PHILADELPHIA, PA – The 76ers’ red, white, and blue look took on extra patriotic significance Friday at The Center.
In addition to beating the Indiana Pacers, 121-110, for its fourth straight win, the team held its annual Military Appreciation Night presented by Toyota, an always important, valued date on the organization’s yearly home schedule.
Throughout the evening, there were plenty of thoughtful, sentimental nods and tributes to service women and men, present and past.
From a near full-court sized American flag being unfurled during another rousing performance from double-amputee anthemist Ron Brooks, to a first-half standing ovation for all military personnel in attendance, Friday’s game represented a celebration of commitment and sacrifice in the name of country.
“I love this night,” said Sixers President Chris Heck, who comes from a military family himself. “We give back to both active military, as well as military families and retired military. We’re trying to do things that are relevant, and make a difference. It has a special meaning to me, and it’s meaningful for what our military has done to make this the greatest country on the planet.”
As part of Friday’s acknowledgements, several select individuals were honored. Jason Simms handled the pre-game Liberty Bell ringing ritual. The story of the Havertown native and Purple Heart medal recipient is powerful enough to steal your breath away, and put a lump in your throat.
During a marine corps tour in Iraq, Simms’ light-armored vehicle was driving down the highway in Fallujah, when it came under attack, and exploded. Despite his hands, head, and face being engulfed in flames, and getting shot in the right leg three times, Simms managed to escape. His driver, a “country boy” who moments earlier had been joking about taking the city-raised Simms bull riding, did not.
“I climbed to the top of the vehicle to have my friends catch me, my friends dragged me to the side of the road, I smothered my face in the sand to get the flames out, and my friends stepped and poured water on my hands,” said Simms, who lost one of his right fingers in the attack.
Shortly thereafter, he lost consciousness, only to wake up 10 days later at a hospital in Texas, surrounded by his mom and dad. It wasn’t too long before his memory returned.
“Very quickly, it all came back to me, and I realized what had happened,” said Simms, now a father of three. He and his wife named their first son Rider, in honor of Simms’ fallen friend, who had kidded him about bull riding.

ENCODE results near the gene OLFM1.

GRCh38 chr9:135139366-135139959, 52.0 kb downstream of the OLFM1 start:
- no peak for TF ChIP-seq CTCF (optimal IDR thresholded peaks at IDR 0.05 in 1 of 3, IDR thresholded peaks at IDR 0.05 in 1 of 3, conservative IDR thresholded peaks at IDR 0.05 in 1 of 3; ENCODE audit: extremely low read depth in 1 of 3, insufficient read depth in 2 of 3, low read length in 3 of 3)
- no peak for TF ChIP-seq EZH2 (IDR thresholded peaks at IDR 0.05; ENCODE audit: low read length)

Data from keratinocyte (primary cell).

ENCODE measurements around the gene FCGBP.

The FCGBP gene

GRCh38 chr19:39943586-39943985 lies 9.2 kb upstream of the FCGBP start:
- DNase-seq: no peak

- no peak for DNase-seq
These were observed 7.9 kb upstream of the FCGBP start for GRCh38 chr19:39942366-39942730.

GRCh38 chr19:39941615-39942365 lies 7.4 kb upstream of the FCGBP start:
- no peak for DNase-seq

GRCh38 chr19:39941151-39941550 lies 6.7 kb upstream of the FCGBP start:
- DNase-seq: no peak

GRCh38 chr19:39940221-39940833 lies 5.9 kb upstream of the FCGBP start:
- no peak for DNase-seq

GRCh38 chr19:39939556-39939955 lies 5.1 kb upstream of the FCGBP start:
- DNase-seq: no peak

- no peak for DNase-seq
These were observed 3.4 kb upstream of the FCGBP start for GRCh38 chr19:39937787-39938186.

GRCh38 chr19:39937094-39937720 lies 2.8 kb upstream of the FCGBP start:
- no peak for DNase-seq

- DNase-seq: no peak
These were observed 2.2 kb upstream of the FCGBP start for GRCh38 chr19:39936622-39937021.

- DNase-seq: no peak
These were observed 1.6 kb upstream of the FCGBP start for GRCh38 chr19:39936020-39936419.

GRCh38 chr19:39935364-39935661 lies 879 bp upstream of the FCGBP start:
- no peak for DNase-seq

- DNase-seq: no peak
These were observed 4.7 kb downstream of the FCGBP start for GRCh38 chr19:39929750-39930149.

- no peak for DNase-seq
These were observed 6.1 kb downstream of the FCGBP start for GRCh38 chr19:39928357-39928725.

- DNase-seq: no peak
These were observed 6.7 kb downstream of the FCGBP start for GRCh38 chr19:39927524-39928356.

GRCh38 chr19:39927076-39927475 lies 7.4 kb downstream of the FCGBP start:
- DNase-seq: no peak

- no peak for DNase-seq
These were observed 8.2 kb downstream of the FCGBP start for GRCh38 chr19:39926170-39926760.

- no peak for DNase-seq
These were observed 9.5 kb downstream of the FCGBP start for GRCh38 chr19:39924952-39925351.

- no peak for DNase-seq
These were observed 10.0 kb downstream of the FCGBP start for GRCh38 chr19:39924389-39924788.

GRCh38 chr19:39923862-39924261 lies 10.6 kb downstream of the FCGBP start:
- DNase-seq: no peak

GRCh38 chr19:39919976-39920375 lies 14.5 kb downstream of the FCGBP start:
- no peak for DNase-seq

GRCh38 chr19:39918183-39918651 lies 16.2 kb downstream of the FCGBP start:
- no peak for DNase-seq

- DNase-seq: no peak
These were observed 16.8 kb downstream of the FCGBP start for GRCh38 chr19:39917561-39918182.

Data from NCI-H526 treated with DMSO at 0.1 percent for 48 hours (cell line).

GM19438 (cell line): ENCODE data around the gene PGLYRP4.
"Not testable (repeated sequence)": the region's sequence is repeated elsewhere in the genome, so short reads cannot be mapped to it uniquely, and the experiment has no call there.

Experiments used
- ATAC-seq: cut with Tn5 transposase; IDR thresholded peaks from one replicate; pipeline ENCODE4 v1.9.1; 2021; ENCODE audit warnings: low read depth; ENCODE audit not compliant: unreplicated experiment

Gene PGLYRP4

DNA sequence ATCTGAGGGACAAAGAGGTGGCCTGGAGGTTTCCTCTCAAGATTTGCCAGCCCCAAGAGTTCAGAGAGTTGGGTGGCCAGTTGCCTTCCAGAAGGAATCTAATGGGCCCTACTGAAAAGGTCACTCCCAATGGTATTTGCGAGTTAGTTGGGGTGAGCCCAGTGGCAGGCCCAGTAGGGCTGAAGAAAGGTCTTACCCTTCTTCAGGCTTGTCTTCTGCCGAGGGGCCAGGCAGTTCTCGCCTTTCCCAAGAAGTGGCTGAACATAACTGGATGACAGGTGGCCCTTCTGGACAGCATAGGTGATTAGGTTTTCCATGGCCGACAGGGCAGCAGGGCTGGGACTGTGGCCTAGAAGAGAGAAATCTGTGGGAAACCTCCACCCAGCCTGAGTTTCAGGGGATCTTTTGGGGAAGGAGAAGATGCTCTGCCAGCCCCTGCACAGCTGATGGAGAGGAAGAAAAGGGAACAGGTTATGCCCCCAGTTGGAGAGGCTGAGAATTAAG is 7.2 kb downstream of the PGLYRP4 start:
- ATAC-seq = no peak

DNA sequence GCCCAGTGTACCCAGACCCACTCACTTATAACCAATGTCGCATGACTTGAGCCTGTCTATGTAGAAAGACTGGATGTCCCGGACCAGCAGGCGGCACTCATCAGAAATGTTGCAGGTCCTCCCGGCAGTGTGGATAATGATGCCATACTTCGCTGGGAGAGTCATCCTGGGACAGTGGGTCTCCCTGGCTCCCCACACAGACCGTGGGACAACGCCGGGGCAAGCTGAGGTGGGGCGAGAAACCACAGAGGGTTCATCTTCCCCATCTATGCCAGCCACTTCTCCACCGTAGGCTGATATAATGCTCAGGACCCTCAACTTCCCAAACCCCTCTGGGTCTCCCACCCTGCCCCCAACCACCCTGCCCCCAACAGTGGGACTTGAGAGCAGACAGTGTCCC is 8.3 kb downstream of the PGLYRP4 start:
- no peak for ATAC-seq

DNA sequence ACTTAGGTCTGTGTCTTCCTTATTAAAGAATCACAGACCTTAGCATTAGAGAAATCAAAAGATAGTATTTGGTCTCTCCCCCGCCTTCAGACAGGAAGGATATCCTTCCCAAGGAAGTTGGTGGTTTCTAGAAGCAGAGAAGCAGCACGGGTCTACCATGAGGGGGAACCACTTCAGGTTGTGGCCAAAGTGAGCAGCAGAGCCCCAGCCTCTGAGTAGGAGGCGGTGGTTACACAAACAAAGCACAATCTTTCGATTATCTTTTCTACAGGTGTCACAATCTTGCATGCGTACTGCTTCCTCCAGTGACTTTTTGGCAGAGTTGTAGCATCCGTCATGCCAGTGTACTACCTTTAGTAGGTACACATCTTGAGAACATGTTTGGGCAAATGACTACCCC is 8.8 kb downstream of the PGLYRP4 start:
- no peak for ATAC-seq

“I’m honored to be here, and proud to be where I’m from,” said Simms, who currently works for the Navy, and helps with the Wounded Warriors Project.
Also taking in Friday’s game was 13-year old Kadence Mahlenbrock, currently a Cherry Hill resident. She was joined by her sister, Revilley, and mother, Melissa. Her father, David, was killed in the line of duty in the Iraq War, when she was just 10 months old.
Through the Walk in My Shoes project, Kadence has found herself a mentor in third-year Sixers’ point guard T.J. McConnell.
“He’s really nice,” said Kadence. “He’s always friendly, always says hi when we see him.”
“Kind of like a family thing,” Revilley chimed in.
“I was very interested in hearing about Kadence’s story, and everything she’s been through,” said McConnell, who jumped at the chance to help Mahlenbrocks, and, on Friday, gave Kadence a pair of game-worn shoes. “I can’t even imagine what she’s been through, so it was a no-brainer for me to be there for her, mentor her, and help her with anything she needs.”
This year marked the fourth in a row that the Sixers and Toyota partnered to present Military Appreciation Night.
“It’s really important,” said Bob McCormick, General Manager and Vice President of Toyota of Vineland who was on hand Friday to represent all tri-state Toyota dealerships. “We couldn’t be more proud to be associated with this, and really recognize the men and women who give so much for our country, and sacrifice every day. They really deserve all our support.”
Military Appreciation Night is part of the Sixers’ season-long “Stars & Stripes” campaign, for which they also partner with Toyota.